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reversed itself, thereby vindicating the legal position of Jehovah's witnesses. One of the cases decided that day involved another false charge being brought against Jehovah's witnesses at that time, the charge of sedition. In Mississippi in June, 1942, three of Jehovah's witnesses had been arrested and falsely indicted for encouraging disloyalty to the government of the United States and of the State of Mississippi and for teaching and distributing literature calculated to encourage disloyalty to the government of the United States. They were convicted in the lower courts for sedition and each sentenced to imprisonment for the duration of the war, but not to exceed ten years. This was a serious charge and attached a stigma to the name of Jehovah's witnesses. Final decision on Flag Day was unanimous in favor of Jehovah's witnesses. In its opinion the Court said:


The statute as construed in these cases makes it a criminal offense to communicate to others views and opinions respecting governmental policies, and prophesies concerning the future of our own and other nations. As applied to the appellants it punishes them although what they communicated is not claimed or shown to have been done with an evil or sinister purpose, to have advocated or incited subversive action against the nation or state, or to have threatened any clear and present danger to our institutions or our government. What these appellants communicated were their beliefs and opinions concerning domestic measures and trends in national and world affairs.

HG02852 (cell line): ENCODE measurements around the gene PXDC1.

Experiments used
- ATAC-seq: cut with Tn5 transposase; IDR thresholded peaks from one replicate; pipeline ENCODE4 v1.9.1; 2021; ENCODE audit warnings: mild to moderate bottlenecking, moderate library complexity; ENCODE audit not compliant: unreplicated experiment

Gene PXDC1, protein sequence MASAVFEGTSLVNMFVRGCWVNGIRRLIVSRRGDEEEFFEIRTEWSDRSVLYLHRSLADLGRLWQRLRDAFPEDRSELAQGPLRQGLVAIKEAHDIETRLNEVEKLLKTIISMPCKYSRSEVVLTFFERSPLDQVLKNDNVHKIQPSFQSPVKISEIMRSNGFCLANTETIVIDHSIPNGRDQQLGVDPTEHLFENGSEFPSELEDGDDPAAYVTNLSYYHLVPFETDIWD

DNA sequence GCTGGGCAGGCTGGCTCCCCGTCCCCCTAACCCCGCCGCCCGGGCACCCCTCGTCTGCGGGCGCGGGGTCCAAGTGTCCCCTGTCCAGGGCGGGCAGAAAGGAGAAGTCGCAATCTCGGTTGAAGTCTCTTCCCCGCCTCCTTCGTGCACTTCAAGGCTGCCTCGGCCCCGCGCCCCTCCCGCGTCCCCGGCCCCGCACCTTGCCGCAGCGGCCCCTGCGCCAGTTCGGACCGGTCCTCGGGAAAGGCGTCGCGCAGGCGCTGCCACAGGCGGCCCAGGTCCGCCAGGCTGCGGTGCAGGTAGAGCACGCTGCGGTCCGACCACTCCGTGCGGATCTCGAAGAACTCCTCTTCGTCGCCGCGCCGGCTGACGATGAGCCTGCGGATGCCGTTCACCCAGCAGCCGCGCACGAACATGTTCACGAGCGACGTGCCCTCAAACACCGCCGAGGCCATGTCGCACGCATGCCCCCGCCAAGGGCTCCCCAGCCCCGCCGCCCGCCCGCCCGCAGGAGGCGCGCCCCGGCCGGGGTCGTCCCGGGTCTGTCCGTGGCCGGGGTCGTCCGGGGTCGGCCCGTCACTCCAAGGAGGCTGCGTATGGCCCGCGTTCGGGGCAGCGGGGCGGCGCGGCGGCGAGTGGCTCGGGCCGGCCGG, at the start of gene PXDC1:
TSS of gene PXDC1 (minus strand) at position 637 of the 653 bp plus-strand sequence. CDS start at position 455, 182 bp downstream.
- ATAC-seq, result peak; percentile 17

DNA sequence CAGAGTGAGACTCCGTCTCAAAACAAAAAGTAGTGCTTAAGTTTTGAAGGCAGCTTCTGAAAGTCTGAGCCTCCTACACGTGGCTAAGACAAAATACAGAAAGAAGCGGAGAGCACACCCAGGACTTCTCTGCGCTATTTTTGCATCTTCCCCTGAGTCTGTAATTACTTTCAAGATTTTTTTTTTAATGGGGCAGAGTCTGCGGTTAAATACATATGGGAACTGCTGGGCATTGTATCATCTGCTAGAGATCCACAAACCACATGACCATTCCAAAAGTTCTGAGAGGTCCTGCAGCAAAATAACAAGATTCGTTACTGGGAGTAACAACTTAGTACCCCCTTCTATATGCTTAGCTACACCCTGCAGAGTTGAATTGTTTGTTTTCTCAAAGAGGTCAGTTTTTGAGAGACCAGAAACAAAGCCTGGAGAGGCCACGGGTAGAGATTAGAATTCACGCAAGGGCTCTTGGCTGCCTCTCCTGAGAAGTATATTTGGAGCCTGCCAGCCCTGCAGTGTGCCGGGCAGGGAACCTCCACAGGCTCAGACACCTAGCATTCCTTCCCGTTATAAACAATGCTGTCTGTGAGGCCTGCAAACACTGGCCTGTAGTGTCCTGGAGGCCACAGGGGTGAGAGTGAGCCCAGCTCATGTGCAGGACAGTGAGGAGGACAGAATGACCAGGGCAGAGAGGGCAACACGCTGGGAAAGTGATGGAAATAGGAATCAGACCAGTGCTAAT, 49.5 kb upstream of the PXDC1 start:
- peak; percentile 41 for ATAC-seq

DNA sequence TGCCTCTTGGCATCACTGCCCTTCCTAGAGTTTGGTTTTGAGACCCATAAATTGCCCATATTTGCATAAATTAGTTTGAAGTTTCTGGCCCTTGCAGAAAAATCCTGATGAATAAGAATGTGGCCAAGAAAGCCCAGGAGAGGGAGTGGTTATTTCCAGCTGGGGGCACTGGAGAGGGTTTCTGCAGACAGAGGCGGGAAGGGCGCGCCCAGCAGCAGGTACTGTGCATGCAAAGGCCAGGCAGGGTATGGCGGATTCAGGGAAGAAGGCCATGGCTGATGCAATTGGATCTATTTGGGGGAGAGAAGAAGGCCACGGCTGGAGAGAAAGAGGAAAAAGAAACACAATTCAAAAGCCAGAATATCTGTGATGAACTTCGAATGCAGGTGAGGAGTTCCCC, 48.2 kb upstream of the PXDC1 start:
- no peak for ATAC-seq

Under our decisions criminal sanction cannot be imposed for such communication. q


On this same historic day, with the background of violence and mob action against Jehovah's witnesses pointing a reproachful finger at the unfortunate Gobitis decision, the Supreme Court of the United States reversed its position in that case by its holding in the famous case of West Virginia State Board of Education v. Barnette. It held that the school board did not have the right to expel from school and deny education to children of Jehovah's witnesses who refused to salute the flag. In that case the Court said:


... To sustain the compulsory flag salute we are required to say that a Bill of Rights which guards the individual's right to speak his own mind, left it open to public authorities to compel him to utter what is not in his mind. . . .

The very purpose of a Bill of Rights was to withdraw certain subjects from the vicissitudes of political controversy, to place them beyond the reach of majorities and officials and to establish them as legal principles to be applied by the courts. One's right to life, liberty, and property, to free speech, a free press, freedom of worship and assembly, and other fundamental rights may not be submitted to vote; they depend on the outcome of no elections. .. .